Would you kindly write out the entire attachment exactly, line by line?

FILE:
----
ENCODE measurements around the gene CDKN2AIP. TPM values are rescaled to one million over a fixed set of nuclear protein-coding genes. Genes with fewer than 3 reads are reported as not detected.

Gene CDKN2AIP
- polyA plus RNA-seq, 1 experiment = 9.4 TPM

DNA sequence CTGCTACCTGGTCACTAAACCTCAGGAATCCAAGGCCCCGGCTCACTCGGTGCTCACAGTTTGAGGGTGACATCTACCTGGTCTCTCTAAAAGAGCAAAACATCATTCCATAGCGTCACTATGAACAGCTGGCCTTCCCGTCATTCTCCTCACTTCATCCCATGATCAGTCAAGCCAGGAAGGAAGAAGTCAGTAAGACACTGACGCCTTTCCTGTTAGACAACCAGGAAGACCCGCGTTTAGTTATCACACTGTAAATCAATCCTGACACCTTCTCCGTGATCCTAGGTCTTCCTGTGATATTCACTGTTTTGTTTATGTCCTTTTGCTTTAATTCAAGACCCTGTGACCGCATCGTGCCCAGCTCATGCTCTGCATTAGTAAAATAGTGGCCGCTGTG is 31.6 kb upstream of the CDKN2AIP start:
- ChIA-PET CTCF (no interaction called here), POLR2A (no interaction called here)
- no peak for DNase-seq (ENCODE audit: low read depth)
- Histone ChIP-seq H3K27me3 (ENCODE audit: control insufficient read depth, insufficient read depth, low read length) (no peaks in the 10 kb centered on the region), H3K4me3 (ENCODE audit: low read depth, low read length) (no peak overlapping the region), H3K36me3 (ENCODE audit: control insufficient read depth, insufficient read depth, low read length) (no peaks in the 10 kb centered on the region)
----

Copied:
ENCODE measurements around the gene CDKN2AIP. TPM values are rescaled to one million over a fixed set of nuclear protein-coding genes. Genes with fewer than 3 reads are reported as not detected.

Gene CDKN2AIP
- polyA plus RNA-seq, 1 experiment = 9.4 TPM

DNA sequence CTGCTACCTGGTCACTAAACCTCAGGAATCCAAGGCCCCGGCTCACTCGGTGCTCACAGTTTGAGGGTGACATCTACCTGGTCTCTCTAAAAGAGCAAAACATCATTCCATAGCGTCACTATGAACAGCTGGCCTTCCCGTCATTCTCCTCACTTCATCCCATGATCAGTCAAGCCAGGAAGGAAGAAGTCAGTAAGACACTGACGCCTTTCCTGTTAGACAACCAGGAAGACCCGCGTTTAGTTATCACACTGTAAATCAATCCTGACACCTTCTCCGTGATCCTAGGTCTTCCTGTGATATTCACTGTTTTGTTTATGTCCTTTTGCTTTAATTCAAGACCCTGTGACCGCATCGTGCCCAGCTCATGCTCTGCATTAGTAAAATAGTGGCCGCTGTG is 31.6 kb upstream of the CDKN2AIP start:
- ChIA-PET CTCF (no interaction called here), POLR2A (no interaction called here)
- no peak for DNase-seq (ENCODE audit: low read depth)
- Histone ChIP-seq H3K27me3 (ENCODE audit: control insufficient read depth, insufficient read depth, low read length) (no peaks in the 10 kb centered on the region), H3K4me3 (ENCODE audit: low read depth, low read length) (no peak overlapping the region), H3K36me3 (ENCODE audit: control insufficient read depth, insufficient read depth, low read length) (no peaks in the 10 kb centered on the region)